Addressing her fellow graduates at convocation June 2, MIT Sloan student speaker Caitlin Fitzgerald Dolkart remembered arriving on campus slightly above the average age of her classmates and not knowing what a hashtag was. She felt different, even among students who had their own differences.
“The difference manifested itself as an insecurity,” Dolkart said. “I remember wondering what I was doing here. I remember being tempted to say ‘me too’ when classmates were talking about regression models, derivatives, and Game of Thrones. I still don’t know what any of that means.”
“Classrooms and companies have a way of making us think we need to conform,” she said. “I mean, look at us, we’re wearing regalia — it’s not that attractive.”
“We came to Sloan knowing we were different, and this wasn’t any business school,” she said. “This was a business school that valued having people from all backgrounds and all experiences. … That has to be something that we continue to remind ourselves. To value our voices, to value our divergent ideas, and to proudly represent our differences.”
Dolkart arrived at MIT Sloan following work with the Clinton Health Access Initiative in Africa, where she gained insights into the challenges of accessing health care throughout the continent. While at Sloan, she focused on a venture called Flare, an “Uber for ambulances” connecting patients with emergency services and connecting ambulances to hospitals while the patient in en route.
“The two words I would have used to describe my career prior to Sloan [were] ‘luck’ and ‘hardworking,’” Dolkart said. “I was damn lucky to get my first job after college. I graduated pre-med and pretty lost. I somehow got a job in health care consulting, and I was lucky when the Clinton Foundation just so happened to be looking for health care consultants.”
“But today, I add the word ‘advantage’,” she said, and noted her ability to turn a brief introduction with an investor into a pitch opportunity and a meeting with President Obama in Africa, by virtue of her MIT credential. “The possibilities in front of us didn’t exist prior to our coming here,” she said. “There are doors that are open that we didn’t know existed. There are jobs we didn’t know even existed.”
“Societal change takes more,” Hammond tells students
MIT Sloan Dean David Schmittlein presented alumna Jean Hammond, SM ’86, with the Dean’s Award for Excellence in Leadership. Hammond is co-founder and partner at LearnLaunch — an accelerator of digital technologies in education — and a longtime angel investor with a focus on startups run by women. Schmittlein introduced her saying she “has done more for women entrepreneurs and women angel investors than perhaps any other angel investor.”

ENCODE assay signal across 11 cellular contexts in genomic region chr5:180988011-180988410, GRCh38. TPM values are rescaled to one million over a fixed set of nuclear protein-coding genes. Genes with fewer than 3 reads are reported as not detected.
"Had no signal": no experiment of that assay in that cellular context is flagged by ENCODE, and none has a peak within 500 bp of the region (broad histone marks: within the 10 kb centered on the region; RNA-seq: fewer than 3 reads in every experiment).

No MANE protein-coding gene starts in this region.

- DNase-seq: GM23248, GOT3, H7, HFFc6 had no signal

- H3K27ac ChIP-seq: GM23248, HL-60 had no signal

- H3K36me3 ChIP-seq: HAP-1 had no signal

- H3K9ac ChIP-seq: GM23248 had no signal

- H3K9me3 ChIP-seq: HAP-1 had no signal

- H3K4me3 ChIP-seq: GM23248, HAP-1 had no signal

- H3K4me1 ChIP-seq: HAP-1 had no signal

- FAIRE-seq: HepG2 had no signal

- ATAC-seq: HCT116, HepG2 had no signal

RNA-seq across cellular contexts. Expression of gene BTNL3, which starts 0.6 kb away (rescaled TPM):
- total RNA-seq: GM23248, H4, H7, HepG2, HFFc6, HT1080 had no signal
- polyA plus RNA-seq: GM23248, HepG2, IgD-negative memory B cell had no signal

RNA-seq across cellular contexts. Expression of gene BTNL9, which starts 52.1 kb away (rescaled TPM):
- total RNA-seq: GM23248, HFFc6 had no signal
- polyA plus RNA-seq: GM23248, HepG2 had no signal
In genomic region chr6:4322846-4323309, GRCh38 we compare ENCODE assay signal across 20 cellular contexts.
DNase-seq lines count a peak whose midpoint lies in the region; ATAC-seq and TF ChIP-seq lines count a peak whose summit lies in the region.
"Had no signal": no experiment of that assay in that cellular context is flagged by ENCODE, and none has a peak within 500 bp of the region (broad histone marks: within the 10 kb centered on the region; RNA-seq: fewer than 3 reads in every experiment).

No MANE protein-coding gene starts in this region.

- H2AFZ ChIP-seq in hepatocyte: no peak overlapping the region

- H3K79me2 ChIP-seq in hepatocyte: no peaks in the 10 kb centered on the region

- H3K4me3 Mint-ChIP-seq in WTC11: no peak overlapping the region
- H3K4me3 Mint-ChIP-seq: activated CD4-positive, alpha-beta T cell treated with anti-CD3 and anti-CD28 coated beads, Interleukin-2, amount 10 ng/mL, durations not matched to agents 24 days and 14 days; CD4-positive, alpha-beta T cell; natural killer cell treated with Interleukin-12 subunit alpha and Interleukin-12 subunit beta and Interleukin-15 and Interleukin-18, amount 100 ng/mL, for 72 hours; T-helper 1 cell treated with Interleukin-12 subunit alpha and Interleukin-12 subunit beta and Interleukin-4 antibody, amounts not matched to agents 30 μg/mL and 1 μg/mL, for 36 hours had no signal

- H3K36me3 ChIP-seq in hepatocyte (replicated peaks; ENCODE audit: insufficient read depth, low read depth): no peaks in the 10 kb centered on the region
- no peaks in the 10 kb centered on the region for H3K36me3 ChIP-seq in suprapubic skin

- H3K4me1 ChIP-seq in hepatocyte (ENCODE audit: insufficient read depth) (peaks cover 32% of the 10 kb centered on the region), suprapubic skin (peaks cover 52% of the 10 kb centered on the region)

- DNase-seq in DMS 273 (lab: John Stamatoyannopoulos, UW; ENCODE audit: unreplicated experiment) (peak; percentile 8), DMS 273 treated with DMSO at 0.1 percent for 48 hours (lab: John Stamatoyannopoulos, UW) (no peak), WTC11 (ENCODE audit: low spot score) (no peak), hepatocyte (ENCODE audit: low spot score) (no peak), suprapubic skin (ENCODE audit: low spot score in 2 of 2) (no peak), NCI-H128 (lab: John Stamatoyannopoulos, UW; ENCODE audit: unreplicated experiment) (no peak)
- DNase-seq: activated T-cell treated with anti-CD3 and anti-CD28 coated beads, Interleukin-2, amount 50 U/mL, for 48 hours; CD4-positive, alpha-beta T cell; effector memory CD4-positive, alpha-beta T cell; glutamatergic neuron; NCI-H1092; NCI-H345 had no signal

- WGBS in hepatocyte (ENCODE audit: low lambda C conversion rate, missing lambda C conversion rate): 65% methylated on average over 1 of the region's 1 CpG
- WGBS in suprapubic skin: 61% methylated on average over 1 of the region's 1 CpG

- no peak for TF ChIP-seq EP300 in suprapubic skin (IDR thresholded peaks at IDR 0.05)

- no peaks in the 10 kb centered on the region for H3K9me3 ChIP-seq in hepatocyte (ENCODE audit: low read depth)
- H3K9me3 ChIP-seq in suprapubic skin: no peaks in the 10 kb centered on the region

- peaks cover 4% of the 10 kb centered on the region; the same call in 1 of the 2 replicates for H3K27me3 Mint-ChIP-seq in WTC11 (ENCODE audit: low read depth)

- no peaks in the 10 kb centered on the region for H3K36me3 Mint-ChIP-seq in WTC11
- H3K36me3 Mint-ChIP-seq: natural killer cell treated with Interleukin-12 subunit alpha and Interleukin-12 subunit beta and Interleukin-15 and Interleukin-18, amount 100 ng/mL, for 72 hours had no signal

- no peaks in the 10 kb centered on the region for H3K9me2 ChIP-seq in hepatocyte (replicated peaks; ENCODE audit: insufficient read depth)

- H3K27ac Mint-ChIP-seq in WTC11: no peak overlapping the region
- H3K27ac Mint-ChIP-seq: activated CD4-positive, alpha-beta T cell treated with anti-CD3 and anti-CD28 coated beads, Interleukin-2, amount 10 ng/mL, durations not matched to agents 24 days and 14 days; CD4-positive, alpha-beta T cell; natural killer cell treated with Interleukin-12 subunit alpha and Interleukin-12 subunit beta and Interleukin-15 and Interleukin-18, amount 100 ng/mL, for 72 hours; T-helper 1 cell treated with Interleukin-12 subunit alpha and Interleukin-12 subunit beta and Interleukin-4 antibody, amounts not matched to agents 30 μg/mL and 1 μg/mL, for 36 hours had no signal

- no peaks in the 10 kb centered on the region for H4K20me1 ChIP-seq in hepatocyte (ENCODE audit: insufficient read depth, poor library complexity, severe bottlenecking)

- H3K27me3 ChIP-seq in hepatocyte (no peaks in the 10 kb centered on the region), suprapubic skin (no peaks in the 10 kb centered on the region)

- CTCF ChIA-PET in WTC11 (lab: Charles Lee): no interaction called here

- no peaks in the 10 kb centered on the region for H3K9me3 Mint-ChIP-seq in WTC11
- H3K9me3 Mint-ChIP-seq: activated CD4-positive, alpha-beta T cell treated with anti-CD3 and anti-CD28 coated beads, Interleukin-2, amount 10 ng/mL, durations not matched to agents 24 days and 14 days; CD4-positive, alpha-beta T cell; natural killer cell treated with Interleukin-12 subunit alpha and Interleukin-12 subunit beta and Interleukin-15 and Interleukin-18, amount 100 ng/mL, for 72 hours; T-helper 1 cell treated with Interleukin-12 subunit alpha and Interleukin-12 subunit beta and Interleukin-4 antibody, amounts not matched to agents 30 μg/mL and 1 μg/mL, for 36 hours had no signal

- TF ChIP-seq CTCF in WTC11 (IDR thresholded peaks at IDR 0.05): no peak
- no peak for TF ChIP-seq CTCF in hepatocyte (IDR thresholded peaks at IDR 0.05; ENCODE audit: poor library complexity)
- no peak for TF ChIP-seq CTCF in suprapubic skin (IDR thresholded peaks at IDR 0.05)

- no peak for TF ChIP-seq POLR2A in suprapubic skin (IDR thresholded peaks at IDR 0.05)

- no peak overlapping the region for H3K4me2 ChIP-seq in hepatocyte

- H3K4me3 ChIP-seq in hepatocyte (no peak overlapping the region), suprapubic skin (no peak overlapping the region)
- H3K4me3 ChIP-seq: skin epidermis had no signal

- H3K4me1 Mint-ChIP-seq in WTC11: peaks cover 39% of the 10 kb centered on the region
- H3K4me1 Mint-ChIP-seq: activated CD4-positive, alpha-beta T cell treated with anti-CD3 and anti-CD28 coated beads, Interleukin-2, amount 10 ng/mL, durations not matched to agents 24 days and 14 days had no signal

Hammond focused her remarks on her work at LearnLaunch, a support system for entrepreneurs modeled after the MIT ecosystem, bringing together stakeholders to address educational gaps domestically and around the world.
“I did not come here by being a major corporate player or a captain of industry,” she said. “My path has been through the world of startups, to the world of angel investing, and I’ve learned to have impact by shaping the ecosystem where innovation occurs.”
“For me, in the early 2000s as an angel investor, I was frequently the only woman check writer in a room of 60 or so guys,” she said. She helped design a national organization spurring investment in startups where the senior management had at least one woman. “Diverse teams make better decisions, and that idea is well supported,” she said.
“Investing in women entrepreneurs motivated more women investors,” she said. “Many women had very successful careers, but no experience in investing. We needed to develop training to help new investors learn to evaluate and guide startups.”
“Business model innovation transforms industries, but affecting societal change takes more,” she said. “For that, I hope both you and I can seek out and collaborate with diverse groups who bring the creative intelligence required.”
“Thanks to your time at Sloan, you realize that with very powerful business technique, you need to add one more key ingredient,” Hammond said. “You need to add your principles. Your leadership can shape and define how the game is played and who is on the playing field.”